This year Lobular Ireland agreed to post ‘Our Stories – #LivingWithLobular’ One Story each day throughout October to raise awareness of our Subtype of Breast Cancer
While Ductal Carcinoma accounts for approx 80% of all Breast Cancers and is the most common NST (No Special Type) Lobular Breast Cancer is the most common special histological type of Breast Cancer and accounts for approx 15% of all BC Diagnoses. Every year in Ireland around 400 women are Diagnosed with Lobular Breast Cancer also known as Invasive Lobular Carcinoma or ILC
Khadija is a member of our Lobular Ireland Group and tells us her story to raise awareness of #LivingWithLobular
My name is Khadija Ring. I am married to Barry and have 3 children, Luke, Emma and Sophie. The hardest thing I’ve ever had to do was tell them ‘’I have cancer’’.
I was diagnosed with Lobular Breast Cancer in September 2019, I was 43. I have always had lumpy breasts and for this reason I checked myself regularly, I never really visually checked my breasts and only after I was diagnosed, I saw the dimpling around my nipple where the cancer was puckering the skin. My only symptoms were extreme fatigue and a stabbing pain in my left breast.
I had 2 tumours. My Diagnosis was stage 2 grade 2. Mastectomy was my only option, followed by Chemotherapy and Radiotherapy. I never knew there were different types of breast cancer until then.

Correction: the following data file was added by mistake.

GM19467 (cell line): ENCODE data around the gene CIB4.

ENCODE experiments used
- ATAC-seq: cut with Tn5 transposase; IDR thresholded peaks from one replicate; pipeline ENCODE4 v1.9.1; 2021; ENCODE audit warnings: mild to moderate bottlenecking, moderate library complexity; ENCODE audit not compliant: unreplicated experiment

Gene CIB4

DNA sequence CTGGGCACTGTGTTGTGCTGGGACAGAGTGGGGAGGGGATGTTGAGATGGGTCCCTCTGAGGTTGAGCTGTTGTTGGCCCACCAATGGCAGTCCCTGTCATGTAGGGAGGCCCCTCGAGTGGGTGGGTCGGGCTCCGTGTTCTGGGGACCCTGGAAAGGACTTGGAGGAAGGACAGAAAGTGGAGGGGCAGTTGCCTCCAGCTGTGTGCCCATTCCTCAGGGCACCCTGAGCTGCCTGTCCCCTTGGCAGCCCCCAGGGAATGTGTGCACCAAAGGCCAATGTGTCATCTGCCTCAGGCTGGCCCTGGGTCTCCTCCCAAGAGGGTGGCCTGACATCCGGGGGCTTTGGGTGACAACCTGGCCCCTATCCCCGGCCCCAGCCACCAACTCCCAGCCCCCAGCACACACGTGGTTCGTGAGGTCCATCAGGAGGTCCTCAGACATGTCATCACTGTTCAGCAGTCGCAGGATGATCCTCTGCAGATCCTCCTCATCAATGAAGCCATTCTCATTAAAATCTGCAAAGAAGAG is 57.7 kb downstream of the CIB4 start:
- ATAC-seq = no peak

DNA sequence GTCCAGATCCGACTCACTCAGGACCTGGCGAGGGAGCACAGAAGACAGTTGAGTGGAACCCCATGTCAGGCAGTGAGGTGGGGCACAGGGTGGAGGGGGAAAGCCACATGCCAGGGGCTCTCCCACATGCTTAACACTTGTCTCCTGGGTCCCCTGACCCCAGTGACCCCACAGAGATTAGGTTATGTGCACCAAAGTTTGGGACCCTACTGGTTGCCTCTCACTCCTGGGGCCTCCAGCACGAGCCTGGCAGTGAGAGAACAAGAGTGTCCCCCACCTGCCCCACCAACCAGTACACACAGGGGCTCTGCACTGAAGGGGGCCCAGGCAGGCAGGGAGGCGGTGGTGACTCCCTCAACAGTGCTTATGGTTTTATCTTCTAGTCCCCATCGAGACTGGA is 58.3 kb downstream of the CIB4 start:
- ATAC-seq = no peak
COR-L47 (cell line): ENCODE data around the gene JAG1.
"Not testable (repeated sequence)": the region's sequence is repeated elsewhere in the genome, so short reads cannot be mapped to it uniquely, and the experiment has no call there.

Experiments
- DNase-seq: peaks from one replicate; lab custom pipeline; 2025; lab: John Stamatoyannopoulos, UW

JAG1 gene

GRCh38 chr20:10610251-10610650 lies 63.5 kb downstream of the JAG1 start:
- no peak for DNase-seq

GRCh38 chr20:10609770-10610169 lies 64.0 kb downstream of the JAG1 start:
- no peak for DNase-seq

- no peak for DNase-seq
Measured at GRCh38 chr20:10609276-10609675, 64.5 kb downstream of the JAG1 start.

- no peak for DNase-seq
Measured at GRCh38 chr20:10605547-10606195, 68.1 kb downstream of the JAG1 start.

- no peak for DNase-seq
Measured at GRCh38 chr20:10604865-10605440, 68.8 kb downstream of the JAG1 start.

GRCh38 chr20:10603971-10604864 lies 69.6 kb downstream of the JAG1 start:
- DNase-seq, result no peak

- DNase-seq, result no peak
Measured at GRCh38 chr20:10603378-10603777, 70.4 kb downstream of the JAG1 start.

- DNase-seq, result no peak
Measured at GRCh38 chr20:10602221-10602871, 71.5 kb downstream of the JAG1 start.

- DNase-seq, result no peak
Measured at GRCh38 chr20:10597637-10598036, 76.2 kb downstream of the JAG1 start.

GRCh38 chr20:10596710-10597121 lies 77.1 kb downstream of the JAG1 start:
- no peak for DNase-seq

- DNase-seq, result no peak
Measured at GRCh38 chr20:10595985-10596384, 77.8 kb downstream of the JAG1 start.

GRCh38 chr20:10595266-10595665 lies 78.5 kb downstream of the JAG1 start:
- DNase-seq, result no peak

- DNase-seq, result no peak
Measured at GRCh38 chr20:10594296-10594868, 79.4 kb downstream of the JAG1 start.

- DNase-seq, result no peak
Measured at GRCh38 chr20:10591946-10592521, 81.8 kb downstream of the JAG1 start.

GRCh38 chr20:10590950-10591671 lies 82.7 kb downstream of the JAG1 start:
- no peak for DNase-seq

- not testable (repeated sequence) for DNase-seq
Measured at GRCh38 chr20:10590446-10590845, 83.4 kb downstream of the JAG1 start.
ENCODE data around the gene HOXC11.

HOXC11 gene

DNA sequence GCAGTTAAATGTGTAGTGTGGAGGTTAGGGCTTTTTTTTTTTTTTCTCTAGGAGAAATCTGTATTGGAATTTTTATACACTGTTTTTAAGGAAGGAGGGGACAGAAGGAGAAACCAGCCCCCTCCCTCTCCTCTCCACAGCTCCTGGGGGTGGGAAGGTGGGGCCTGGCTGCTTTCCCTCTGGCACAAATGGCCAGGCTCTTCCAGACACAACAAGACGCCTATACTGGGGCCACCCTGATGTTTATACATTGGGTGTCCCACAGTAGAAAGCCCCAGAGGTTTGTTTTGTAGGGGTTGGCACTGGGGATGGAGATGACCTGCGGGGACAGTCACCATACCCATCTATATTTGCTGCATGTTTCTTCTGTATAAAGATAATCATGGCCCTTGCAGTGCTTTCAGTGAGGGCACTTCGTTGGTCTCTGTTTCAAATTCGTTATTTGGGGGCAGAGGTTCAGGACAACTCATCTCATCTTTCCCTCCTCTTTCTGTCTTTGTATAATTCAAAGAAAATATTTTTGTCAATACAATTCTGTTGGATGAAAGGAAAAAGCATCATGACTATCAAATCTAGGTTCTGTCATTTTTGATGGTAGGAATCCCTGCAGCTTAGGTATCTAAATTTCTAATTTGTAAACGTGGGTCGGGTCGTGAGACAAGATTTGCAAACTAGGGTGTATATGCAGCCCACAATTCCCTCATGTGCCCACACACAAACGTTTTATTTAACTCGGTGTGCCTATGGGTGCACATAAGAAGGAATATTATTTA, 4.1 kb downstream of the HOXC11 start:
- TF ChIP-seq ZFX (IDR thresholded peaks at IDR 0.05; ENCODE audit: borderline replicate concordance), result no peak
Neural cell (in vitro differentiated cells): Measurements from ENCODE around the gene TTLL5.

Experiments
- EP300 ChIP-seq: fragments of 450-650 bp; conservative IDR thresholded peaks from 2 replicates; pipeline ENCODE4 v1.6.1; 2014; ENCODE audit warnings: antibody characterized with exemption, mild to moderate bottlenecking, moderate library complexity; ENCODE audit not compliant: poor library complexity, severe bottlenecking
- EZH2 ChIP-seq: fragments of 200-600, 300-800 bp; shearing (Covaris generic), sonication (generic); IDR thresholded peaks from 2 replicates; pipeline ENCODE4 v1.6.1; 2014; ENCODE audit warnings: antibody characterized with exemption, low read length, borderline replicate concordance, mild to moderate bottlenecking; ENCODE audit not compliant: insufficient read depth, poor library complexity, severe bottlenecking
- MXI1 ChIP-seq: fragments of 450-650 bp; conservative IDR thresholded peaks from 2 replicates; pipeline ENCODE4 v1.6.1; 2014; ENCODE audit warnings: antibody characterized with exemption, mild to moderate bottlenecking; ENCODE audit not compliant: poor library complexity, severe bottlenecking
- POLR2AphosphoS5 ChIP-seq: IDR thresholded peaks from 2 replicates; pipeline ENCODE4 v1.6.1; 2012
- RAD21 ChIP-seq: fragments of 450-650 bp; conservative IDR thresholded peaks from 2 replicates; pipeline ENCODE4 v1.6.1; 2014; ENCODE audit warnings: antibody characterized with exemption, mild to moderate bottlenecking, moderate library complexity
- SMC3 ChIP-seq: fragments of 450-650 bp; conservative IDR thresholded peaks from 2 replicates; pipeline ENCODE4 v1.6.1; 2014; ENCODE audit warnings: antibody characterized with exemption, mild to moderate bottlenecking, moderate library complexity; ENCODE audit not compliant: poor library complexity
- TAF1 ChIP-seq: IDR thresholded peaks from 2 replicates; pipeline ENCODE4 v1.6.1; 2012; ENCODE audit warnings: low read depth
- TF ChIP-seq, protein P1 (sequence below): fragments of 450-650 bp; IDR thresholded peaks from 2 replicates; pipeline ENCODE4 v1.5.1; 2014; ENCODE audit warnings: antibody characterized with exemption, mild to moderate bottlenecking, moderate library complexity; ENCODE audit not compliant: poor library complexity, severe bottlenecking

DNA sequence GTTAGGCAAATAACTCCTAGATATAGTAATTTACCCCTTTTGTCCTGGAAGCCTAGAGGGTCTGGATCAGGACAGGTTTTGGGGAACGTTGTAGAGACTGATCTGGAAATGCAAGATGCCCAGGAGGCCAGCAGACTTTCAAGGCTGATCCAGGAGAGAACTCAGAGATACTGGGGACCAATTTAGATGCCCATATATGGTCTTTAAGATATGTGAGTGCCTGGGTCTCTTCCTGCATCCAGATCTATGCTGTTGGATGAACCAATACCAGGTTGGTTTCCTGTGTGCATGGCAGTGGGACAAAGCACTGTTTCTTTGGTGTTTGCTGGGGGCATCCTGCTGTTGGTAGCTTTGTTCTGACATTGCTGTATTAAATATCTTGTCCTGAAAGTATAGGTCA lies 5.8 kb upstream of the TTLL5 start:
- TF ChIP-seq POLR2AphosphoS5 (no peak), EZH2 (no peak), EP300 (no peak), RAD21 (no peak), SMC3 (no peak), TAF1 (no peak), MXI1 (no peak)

I was not a suitable candidate for an implant and didn’t want that option. I wanted to use my own tissue, so my consultant recommended a reconstruction from my latissimus dorsi (back) muscle.
I was not happy to have my back muscle interfered with and asked for a Diep reconstruction, where tissue is taken from the abdomen. I was then referred to Jamie Martin Smith in Beaumont and had a consultation with him.
I was never so happy coming out of an appointment. Jamie just ‘got it’ I felt so comfortable during the consult, and he explained everything in detail to me. My mind was made up the next day!
I had my mastectomy and reconstruction followed by 4 rounds of chemotherapy and 4 weeks of Radiotherapy.
It was the toughest time of my life, but I have a wonderful family and support network around me, and that saw me through the toughest days.
If I have one piece of advice for any person affected by cancer, it’s to “advocate for yourself”. If you’re not happy with something just say it! I ‘pushed’ for a yearly follow up with MRI which thankfully was granted.
I have made so many friends through this forum (thank you to Siobhan and Lobular Ireland!) it’s great to connect with others who are in the same boat and share our experiences.